Is Twitter allowing politicians the right to be forgotten?

In 2012, Twitter decided to allow the Sunlight Foundation to collect and archive deleted tweets from politicians so they could be accountable by having their public statements preserved. Twitter’s former CEO Dick Costolo once said “We are the free speech wing of the free speech party,” These archived tweets were freely available on several sites including Politwoops (for the US) and Diplotwoops (worldwide).

This changed on 3rd June 2015 when Twitter revoked the Politwoops site’s access to it’s API, the last archived tweets being from 15th May. Last week Twitter also revoked Diplotwoops access (last archived tweets from 21st August 2015).

It seems that Twitter is allowing politicians the right to be forgotten, and not just their mistakes – they can change their policies, views etc as they see fit. Is this ethical? Do politicians need to be reminded what they tweeted immediately after a crisis 3 years ago, or what they said in a manifesto from before they came to power? The information may be available in other forms, such as newspaper articles, but much harder to locate and probably a more diluted version.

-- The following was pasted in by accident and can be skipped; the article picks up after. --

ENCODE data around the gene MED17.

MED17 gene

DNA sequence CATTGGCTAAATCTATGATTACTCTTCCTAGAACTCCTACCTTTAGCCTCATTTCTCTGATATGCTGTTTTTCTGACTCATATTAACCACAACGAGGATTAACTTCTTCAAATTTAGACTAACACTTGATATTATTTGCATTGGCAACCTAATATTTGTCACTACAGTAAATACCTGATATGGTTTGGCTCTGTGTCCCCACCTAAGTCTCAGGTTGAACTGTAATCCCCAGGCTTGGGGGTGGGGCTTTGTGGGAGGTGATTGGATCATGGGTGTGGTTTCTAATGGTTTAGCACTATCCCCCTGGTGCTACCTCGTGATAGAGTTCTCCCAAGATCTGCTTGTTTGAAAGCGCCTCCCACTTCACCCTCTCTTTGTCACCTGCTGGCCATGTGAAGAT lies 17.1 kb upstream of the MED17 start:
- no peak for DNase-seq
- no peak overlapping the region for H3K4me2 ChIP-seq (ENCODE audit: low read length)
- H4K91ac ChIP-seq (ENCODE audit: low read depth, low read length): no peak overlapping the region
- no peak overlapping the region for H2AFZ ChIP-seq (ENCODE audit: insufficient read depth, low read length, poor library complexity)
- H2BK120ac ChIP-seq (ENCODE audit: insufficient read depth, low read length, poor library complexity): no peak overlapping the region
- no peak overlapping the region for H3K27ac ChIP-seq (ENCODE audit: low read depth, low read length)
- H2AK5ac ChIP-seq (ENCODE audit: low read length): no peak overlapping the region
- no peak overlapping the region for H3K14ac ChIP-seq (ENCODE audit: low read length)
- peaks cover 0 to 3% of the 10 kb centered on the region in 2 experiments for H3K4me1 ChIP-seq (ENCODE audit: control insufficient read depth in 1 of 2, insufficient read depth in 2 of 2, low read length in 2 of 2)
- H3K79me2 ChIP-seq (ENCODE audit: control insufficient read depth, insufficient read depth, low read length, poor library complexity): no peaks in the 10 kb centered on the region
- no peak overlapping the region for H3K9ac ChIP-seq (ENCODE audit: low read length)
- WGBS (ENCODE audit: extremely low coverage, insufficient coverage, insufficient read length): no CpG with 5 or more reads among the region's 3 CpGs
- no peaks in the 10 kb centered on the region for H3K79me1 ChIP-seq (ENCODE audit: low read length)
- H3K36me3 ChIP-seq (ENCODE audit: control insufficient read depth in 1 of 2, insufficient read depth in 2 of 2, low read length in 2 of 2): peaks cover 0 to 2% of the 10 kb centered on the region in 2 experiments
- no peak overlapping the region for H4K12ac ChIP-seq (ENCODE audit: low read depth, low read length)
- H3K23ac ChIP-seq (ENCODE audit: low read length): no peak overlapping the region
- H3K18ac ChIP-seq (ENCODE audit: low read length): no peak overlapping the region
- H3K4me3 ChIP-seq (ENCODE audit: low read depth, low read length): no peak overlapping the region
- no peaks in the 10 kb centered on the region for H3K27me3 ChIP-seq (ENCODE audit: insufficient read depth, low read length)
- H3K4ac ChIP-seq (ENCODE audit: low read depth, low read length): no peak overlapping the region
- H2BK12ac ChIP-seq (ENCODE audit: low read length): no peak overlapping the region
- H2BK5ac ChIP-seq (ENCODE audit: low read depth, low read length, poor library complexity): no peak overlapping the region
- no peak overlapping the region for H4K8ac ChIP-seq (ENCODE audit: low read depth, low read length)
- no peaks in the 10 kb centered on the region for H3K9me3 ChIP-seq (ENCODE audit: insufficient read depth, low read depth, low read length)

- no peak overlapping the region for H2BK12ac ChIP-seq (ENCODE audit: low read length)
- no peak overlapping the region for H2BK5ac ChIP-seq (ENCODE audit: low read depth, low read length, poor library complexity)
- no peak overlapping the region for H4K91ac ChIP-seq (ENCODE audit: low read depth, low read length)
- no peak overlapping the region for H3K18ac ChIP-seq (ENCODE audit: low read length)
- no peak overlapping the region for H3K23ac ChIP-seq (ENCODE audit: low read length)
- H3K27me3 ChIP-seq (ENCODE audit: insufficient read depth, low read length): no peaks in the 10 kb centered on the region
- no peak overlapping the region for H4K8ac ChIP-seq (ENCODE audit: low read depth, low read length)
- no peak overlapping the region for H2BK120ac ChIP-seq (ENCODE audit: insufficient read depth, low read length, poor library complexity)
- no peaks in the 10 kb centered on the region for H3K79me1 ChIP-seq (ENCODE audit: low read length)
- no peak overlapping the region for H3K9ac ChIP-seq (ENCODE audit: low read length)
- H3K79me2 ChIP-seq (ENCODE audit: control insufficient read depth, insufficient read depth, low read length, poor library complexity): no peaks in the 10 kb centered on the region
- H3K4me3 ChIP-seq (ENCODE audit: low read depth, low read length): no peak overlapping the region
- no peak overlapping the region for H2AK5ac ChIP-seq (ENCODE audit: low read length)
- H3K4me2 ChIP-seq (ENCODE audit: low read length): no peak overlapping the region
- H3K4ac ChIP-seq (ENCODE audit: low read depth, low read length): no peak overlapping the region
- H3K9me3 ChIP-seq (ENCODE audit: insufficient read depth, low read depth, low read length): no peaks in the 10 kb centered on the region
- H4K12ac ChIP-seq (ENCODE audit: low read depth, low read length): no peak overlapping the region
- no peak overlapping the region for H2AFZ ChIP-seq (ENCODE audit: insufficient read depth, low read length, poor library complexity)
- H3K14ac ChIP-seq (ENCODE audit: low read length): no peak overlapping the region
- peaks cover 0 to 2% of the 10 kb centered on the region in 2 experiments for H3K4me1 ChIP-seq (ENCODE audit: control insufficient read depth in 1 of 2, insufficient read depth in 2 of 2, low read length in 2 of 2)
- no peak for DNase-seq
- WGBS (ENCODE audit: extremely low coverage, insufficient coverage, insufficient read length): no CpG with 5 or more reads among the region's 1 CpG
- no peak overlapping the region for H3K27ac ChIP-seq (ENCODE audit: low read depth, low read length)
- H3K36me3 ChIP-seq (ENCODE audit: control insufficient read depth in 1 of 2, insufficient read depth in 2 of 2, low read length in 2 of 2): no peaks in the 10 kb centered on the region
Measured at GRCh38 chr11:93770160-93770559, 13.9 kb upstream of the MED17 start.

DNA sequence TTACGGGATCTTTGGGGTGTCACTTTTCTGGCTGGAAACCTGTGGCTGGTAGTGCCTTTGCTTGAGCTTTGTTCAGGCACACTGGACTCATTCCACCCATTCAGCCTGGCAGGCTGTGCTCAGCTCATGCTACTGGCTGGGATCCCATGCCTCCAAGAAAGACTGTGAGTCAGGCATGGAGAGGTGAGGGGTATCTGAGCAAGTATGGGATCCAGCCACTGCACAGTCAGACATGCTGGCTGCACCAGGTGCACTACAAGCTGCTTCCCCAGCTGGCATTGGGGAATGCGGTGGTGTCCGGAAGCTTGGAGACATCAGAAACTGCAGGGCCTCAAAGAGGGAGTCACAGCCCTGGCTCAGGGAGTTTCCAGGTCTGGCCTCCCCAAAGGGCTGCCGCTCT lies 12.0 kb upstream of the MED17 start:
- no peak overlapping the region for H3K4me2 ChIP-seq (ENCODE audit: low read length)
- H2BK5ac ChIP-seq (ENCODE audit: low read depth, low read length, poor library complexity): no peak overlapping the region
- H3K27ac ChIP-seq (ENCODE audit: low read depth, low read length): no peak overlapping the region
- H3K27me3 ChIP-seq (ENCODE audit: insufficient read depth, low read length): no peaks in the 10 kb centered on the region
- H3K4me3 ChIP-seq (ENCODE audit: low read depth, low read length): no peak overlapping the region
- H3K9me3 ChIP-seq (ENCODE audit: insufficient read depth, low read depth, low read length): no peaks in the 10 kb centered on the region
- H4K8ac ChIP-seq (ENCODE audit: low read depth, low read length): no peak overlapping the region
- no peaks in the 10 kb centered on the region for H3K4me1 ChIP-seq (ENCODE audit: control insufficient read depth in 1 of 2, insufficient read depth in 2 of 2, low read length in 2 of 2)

In its Eulogy for Politwoops , the Sunlight Foundation states :

‘Unfortunately, Twitter’s decision to pull the plug on Politwoops is a reminder of how the Internet isn’t truly a public square. Our shared conversations are increasingly taking place in privately owned and managed walled gardens, which means that the politics that occur in such conversations are subject to private rules. (In this case, Twitter’s terms of service for usage of its API.)’ .



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